All bills for raising Revenue shall originate in the House of Representatives; but the Senate may propose or concur with Amendments as on other Bills.
Constitution of the United States, Article I, Section 7
While the federal government has been raising and spending money since the birth of the Republic, for most of those years spending took place in a piecemeal, ad hoc fashion. This worked reasonably well for many years, but as the government grew, Congress became concerned about the amount money it was spending and whether it was spending the money wisely.
Thus, the story of the modern budget process begins in 1974 with the Budget Control and Impoundment Act (the Act). The law’s purpose is to make sure Congress knows exactly what it is spending and to make sure the president is following the spending directives from Congress. Under the terms of the Act, the president starts the budget process by submitting a budget proposal to Congress each year on the first Monday of February. Notice that at this stage, the budget is in proposal form, it is not yet “the budget”, as it is commonly called in the news media. By February 15, the Congressional Budget Office (CBO) submits its spending estimates for the year. In late February, the House budget committee holds hearings in which the heads of various government agencies, the treasury secretary, the heads of certain other cabinet departments, and other knowledgeable people testify before the committee regarding their views on necessary levels of spending for the year ahead. The Senate budget committee follows a similar routine of hearings. Meanwhile individual congressional committees that are responsible for oversight of different parts of the government’s functions submit their budget estimates to the budget committees of their respective chambers.
After holding hearings and taking into consideration the information received from the CBO and the individual committees, the budget committees act by adopting a budget resolution. The resolutions then go to the floors of the House and Senate for approval in each chamber. Once each chamber has approved its version of the budget, the two versions go to a conference committee.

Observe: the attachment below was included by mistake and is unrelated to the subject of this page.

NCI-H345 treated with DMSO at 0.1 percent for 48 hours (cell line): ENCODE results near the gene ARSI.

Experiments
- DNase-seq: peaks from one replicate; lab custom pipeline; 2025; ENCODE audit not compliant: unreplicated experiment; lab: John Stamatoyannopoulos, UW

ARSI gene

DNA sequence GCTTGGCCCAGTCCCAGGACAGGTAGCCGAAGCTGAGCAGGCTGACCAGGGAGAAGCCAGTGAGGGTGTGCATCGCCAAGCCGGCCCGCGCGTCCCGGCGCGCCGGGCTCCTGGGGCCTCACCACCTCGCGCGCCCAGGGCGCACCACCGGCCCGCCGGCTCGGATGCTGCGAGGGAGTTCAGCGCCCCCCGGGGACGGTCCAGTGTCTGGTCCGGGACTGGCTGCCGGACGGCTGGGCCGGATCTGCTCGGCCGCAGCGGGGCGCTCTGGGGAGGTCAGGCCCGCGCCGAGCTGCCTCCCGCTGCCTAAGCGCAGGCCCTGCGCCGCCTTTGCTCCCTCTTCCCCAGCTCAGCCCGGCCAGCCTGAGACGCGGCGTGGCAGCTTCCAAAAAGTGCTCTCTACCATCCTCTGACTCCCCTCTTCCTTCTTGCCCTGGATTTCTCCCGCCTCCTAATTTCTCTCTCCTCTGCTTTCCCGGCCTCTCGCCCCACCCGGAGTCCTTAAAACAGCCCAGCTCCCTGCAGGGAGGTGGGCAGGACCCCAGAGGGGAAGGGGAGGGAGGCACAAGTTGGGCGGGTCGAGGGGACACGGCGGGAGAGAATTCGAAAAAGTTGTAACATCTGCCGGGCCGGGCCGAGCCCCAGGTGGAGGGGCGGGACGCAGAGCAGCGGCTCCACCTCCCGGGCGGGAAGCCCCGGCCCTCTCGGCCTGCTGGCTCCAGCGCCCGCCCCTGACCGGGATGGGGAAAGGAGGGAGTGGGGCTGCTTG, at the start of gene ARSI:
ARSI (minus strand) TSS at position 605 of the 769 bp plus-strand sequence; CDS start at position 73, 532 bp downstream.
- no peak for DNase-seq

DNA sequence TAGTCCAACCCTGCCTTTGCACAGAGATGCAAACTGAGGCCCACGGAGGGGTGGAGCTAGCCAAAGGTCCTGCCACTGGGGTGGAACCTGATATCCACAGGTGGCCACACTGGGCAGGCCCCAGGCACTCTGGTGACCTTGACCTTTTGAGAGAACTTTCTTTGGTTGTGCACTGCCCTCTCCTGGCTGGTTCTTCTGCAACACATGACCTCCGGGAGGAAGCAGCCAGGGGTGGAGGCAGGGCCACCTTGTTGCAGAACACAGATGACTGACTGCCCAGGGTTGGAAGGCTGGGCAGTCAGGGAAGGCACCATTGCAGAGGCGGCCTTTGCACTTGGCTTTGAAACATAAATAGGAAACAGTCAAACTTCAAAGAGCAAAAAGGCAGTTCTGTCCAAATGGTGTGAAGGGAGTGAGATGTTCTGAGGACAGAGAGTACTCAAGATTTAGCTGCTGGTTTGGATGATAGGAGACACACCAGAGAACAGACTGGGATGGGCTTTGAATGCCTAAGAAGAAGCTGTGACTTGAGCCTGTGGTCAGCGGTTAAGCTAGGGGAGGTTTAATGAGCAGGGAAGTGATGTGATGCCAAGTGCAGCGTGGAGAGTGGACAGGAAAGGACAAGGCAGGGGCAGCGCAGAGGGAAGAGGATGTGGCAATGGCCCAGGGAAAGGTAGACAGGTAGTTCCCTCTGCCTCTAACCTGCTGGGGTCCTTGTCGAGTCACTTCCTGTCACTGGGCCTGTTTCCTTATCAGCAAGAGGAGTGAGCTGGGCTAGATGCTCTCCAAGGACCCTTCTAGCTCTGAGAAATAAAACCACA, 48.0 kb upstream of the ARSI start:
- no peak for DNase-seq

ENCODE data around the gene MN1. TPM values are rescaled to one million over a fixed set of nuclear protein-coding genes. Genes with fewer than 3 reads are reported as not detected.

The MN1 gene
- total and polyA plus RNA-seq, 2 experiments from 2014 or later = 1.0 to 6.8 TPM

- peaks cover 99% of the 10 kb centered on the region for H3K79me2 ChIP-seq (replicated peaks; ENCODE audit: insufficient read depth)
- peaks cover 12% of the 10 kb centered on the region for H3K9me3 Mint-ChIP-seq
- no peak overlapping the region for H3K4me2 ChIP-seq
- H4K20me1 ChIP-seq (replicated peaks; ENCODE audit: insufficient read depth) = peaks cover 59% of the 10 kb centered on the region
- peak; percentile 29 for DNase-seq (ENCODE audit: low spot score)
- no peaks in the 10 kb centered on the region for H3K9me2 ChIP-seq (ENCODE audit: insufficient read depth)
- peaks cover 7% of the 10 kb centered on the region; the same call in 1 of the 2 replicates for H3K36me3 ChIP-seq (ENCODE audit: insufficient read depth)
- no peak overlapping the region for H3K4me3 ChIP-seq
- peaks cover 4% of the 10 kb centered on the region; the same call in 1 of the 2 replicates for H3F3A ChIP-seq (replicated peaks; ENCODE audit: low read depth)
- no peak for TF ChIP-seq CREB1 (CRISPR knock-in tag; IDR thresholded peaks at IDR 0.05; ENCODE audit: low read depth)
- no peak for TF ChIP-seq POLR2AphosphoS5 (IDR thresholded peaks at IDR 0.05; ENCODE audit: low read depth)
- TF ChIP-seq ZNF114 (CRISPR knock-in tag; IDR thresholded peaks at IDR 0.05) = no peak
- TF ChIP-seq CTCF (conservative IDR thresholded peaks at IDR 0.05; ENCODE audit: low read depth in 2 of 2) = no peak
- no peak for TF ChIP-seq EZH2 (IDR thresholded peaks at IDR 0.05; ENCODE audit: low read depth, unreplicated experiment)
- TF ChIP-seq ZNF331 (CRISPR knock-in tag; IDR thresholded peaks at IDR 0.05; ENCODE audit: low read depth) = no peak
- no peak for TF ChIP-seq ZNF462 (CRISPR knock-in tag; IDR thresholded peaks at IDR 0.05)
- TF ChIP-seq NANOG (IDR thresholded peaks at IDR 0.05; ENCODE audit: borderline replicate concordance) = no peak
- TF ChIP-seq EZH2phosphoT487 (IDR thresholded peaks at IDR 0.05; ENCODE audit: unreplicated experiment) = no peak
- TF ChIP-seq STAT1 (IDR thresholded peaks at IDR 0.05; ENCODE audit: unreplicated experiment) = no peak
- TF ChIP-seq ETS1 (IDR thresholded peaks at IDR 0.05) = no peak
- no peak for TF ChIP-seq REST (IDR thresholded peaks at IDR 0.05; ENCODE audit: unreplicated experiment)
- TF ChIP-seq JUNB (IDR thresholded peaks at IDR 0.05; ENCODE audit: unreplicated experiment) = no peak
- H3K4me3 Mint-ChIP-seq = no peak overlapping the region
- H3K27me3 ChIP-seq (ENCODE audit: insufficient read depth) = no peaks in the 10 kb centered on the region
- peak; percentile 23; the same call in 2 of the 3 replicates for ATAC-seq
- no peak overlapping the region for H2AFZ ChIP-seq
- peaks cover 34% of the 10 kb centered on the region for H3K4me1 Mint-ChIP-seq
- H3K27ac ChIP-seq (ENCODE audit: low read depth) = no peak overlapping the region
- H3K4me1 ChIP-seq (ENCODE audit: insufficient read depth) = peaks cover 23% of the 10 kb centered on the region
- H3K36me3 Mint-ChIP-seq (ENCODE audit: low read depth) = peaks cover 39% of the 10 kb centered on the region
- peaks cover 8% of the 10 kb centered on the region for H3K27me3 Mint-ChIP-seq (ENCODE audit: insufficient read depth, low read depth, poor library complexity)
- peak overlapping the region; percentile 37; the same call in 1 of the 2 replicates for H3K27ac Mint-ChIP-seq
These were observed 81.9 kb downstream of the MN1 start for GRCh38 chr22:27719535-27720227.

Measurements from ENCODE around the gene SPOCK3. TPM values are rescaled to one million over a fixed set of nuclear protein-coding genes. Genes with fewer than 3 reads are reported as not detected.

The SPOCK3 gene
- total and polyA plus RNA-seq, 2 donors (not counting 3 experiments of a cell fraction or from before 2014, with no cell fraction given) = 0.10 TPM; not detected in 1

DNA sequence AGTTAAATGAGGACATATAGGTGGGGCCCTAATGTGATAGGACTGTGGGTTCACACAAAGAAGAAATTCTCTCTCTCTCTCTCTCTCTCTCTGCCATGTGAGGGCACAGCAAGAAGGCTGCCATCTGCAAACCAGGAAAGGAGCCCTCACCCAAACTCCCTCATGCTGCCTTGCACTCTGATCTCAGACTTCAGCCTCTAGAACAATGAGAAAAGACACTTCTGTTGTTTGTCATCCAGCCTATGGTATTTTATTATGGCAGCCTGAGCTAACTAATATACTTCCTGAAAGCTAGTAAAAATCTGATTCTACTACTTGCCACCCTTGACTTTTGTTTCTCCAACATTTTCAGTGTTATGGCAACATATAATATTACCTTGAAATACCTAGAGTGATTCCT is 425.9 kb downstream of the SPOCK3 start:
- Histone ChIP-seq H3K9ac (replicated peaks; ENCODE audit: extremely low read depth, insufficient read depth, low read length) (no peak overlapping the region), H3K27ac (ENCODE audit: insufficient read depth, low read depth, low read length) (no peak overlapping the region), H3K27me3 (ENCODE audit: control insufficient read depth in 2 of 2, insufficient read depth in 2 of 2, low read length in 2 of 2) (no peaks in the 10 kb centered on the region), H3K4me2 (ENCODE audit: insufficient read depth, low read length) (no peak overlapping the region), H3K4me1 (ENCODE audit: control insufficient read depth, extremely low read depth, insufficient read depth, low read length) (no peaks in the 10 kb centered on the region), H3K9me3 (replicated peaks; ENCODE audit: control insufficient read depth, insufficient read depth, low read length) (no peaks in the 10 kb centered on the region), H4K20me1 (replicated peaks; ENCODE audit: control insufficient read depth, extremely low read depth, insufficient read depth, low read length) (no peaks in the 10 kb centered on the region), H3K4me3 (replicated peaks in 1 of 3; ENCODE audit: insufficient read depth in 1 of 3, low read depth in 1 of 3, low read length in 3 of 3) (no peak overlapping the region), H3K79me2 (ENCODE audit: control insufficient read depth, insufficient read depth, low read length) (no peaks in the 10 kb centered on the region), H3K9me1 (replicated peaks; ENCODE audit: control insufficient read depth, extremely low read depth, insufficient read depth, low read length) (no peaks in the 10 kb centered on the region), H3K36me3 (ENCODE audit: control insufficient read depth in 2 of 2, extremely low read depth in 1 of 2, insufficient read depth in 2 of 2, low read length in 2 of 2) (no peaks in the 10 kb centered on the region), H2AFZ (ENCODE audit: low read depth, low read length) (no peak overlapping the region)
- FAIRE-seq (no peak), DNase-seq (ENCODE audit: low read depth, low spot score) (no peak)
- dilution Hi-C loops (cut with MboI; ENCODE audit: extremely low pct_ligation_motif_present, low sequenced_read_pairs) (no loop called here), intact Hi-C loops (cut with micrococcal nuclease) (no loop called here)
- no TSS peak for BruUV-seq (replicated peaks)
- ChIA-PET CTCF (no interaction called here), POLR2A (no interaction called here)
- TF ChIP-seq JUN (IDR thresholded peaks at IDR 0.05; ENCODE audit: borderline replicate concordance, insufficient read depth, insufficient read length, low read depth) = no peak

In a conference committee, several senior members of the House and Senate meet to negotiate the differences between the two versions. Once the conferees agree, they create a conference report outlining the agreement. Each chamber then votes on the conference report. If a majority in each chamber votes to adopt the budget conference report, then what is contained in the report becomes the budget of the United States for the fiscal year.
Despite being the official budget of the United States, this document does not actually determine how much the government will spend in a year. It is not the law of the land, nor a narrative that lays out how much government will spend on particular items, or even the final word on spending by the government.
In fact, the budget is in part a political statement (because it shows what the ruling party in Congress considers spending priorities) and in part a blueprint for federal spending, designed to guide Congress for some of the spending the government does each year.
The budget is a blueprint for only some of the spending, because the budget does not cover the largest parts of government spending, entitlement programs. Entitlement programs, like Social Security and Medicare, encompass nearly 40 percent of all spending by the U.S. government. These programs are called entitlements because, as a matter of law, a person is entitled to receive the benefit by meeting certain criteria such as reaching a particular age and having paid a set amount of taxes into the system.
One can think of entitlement spending like a recurring charge on a credit card. If a person has signed up for an automatic bill payment online, the money just goes out of the bank account without the person actively writing a check or, perhaps, even bothering to look at the expenditure. The payment to the credit card company, the bank, or the Internet provider is owed to them as a matter of law and payment is automatically made.
So it is with entitlements, but the problem is that, over the years, the charge on the national credit card paying for these programs has dramatically increased. In addition, instead of looking at costs and working to slow down their growth, Congress has added more and more spending by expanding the programs and basically ignored the costs, The government borrows the money to cover the part of the spending not covered by taxes. The difference between what is covered by taxes and what has to be borrowed is the annual budget deficit. Like any loan, this amount borrowed has to be repaid with interest.